Elizabeth Hogan (WAP) and Jen Kennedy (BOS) processing a ghost trap
Elizabeth Hogan (WAP) returning a beautiful Sea Robin back to the water

Lost trap "Mountain"
Captain Lee Schatvet using a lift to bring the traps onto  the dock
Our goal for this expedition was to find and retrieve lost gear in NH waters to prevent 'ghost fishing' and to make the ocean a bit safer for marine life and for other ocean users.  In NH, approximately 10% of a lobsterman's traps are lost every year as a result of weather or other boaters cutting the lines accidentally. These traps are expensive and the economic impacts are significant in loss of gear and loss of potential catch.  The traps continue to work, they continue to fish even if they are not being actively hauled by their owners.  Additionally, lost gear can accumulate into larger, entangled 'balls' and become safety hazards for both commercial and recreational boaters.  Being able to successfully remove lost gear, return animals to a cleaner habitat, remove potential hazards and return useable equipment to its owner was incredibly rewarding. Working collaboratively with WAP, NH Sea Grant, NH Fish And Game and Capt. Lee was a clear example of the amazing things we can accomplish together and properly and within the confines of the law.  All of the logistical pieces worked as they were intended and we were able to do some good in many aspects of this complicated issue.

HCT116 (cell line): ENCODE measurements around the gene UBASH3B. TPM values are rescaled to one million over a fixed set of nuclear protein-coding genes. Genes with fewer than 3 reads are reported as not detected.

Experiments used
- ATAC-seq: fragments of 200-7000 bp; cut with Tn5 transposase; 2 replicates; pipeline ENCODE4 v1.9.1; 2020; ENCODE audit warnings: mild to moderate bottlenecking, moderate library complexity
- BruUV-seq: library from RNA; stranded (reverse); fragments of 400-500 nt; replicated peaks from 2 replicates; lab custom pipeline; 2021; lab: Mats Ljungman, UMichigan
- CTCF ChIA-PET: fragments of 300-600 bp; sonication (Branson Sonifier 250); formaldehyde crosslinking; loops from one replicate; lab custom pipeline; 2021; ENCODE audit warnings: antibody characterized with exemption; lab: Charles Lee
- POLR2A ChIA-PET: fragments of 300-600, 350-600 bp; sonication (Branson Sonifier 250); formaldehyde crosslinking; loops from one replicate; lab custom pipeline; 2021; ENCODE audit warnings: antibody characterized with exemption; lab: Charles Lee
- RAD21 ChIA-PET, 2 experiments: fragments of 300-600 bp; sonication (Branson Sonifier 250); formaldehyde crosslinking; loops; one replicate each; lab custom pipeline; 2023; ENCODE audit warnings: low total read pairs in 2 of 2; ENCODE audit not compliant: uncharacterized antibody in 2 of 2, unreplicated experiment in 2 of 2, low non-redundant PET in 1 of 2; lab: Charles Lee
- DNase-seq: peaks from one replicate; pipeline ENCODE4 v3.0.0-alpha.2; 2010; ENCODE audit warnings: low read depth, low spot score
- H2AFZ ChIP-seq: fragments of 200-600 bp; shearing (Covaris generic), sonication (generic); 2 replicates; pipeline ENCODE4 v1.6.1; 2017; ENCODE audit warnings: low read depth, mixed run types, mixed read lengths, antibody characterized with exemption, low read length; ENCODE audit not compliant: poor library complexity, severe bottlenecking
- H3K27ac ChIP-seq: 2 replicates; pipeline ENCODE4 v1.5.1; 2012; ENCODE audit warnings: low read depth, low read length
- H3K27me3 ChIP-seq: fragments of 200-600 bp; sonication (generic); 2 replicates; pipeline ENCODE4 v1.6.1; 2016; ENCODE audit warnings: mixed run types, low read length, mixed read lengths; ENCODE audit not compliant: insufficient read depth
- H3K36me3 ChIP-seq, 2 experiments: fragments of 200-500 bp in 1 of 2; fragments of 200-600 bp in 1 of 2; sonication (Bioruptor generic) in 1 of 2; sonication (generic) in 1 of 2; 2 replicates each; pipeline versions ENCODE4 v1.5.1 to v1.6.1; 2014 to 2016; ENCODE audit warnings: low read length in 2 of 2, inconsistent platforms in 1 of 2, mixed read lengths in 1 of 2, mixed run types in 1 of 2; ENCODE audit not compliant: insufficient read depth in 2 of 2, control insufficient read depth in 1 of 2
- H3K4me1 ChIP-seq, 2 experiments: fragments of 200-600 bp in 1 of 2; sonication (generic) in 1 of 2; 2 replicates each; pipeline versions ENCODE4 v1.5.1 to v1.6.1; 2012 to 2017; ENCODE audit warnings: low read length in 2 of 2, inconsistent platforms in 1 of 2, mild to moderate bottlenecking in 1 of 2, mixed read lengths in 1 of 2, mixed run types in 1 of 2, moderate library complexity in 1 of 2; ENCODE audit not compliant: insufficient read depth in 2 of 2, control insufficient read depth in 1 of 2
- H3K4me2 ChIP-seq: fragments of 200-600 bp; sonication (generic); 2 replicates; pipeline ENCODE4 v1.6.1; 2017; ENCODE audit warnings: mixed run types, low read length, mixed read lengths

Mission accomplished. For now.

The team. From left to right: Capt. Lee Schatvet, CO Dale Gargac, Elzabeth Hogan (WAP), Gabby Bradt (NH Sea Grant), Jen Kennedy (BOS) and Kara Wooten (WAP).

Friday, May 30, 2014

An Unexpected Cleanup at Smuttynose Island

White Island from F/V Yesterday's Storm
Today, we set off from Rye Harbor at 7 AM intending to go out to White Island, one of the Isles of Shoals. We know that White and its adjoining island Seavey have some old lobster traps and other debris that needs to be removed. Working under a grant from the Fishing for Energy Partnership, we had already secured a dumpster from Northeast Recycling and permission from NH Fish and Game to remove the (unfishable) traps.

White Island, with skiff approaching
As we've found out time and time again when doing these island cleanups, not everything happens as expected. We knew the swells out at the islands might be tough. The island is only accessible by small boat (i.e., a skiff or inflatable), since there isn't a dock on the island. But, we had a very tight weather and biological window in which to do the cleanup. It was a bright, relatively calm and sunny day, and it was one of the last days we could go out to Seavey Island to retrieve marine debris before we would bother nesting terns.